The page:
But the basics remain the same, her and him jokes, Mr and Mrs jokes, and that’s always been the case: “I expect Aristophanes used to joke about Mrs Aristophanes!”
And it’s those kind of jokes which should help keep live entertainment live. TV is just the pits now, Ken says: “The shows that they are putting on are cheap. It’s all to do with pounds, shillings and pence.”
And sadly the theatre has gone a little that way too. Ken recalls that when he first started in 1954 there would have been around 25 shows across 15 to 20 miles around Blackpool. Blackpool itself would have had 15 shows.
“Today I don’t think there are five.”
3,000 to 4,000 people would have been employed. Now it’s just a few hundred.
Back then, every show was determined to be the best, to have the funniest comics, to have the loveliest dancers, and competition was fierce.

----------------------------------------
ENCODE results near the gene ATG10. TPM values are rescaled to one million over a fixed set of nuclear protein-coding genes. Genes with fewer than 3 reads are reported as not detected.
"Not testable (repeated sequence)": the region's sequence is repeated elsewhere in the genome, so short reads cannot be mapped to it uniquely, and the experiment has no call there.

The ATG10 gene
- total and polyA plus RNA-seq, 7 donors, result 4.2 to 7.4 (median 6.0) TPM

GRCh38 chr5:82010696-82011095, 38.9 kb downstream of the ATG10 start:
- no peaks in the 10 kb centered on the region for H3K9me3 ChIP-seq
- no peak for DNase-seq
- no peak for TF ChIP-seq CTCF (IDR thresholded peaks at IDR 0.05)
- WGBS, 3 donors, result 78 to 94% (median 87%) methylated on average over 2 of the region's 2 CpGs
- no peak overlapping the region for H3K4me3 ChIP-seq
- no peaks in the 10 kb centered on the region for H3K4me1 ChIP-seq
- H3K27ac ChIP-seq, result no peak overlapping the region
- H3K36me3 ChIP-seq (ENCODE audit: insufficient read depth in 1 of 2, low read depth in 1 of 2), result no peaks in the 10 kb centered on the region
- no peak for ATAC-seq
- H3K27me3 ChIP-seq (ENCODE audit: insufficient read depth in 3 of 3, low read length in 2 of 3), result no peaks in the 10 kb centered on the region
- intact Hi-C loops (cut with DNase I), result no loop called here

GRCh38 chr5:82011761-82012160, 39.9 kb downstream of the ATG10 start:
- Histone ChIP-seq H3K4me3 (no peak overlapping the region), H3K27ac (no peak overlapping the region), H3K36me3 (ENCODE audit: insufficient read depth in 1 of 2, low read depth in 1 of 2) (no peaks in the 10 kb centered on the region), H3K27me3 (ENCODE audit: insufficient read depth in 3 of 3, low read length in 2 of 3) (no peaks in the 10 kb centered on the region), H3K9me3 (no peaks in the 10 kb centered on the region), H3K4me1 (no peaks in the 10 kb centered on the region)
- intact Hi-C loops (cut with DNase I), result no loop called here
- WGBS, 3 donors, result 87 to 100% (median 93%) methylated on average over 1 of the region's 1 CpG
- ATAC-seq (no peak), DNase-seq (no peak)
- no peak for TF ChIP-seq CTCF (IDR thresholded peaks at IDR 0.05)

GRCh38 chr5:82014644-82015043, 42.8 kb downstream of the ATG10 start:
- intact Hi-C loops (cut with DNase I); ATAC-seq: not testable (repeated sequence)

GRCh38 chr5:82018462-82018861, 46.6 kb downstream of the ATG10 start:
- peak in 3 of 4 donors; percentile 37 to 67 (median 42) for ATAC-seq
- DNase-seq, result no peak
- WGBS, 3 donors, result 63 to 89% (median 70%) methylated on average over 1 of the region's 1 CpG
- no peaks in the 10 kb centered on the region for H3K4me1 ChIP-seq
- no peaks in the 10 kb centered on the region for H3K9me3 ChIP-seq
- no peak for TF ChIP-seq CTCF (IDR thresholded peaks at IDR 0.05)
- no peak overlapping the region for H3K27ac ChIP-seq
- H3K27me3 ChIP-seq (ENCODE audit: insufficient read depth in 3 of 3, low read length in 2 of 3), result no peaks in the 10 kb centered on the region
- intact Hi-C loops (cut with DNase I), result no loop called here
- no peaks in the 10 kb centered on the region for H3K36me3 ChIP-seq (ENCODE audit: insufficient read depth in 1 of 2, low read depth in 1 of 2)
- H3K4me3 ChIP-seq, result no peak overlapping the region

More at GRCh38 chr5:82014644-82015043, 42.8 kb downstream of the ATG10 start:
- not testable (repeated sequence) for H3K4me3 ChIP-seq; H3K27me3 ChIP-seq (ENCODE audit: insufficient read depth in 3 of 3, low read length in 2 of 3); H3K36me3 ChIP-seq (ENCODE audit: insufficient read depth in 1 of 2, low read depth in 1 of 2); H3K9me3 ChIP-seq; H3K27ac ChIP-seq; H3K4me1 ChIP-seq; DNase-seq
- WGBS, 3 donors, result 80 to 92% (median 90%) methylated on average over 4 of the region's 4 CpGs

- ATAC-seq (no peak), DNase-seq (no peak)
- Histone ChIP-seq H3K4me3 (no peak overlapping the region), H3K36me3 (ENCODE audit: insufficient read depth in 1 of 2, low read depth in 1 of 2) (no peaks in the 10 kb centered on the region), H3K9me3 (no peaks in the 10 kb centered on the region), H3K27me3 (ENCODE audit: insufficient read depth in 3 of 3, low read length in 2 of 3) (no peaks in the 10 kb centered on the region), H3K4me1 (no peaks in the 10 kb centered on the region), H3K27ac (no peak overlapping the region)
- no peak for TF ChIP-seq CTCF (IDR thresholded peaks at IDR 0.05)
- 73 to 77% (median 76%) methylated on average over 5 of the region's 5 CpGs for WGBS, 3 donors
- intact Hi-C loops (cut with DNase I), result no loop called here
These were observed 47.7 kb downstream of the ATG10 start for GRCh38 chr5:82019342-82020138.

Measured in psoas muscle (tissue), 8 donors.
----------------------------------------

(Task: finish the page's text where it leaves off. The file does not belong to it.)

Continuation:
“The quality was stupendous.”
And it used to be that way with commercial TV, something Ken strongly supported – a way of breaking the BBC monopoly. But now it’s all just another monopoly again.
The secret of a good comic is said to be timing, and Ken’s was certainly spot on when he started out: “I was very very blessed. I came into the business in 1954 when theatre was thriving and every town, every city had two or three theatres.
“Over the years, I was able to build up my window-cleaning round, as I call it. I go back to the same theatres every year. Some theatres I go to three times in a year.”
And for the audience, the point it that they become part of it in a way that is possible only with live theatre: “A live show is the best show. You don’t just watch it. You are in it.
“And it has been going on since Mr Aristophanes and a couple of other lads down there. And then you had the Coliseum, though there weren’t many laughs there. You had the lions there. A bit like going to Wigan!”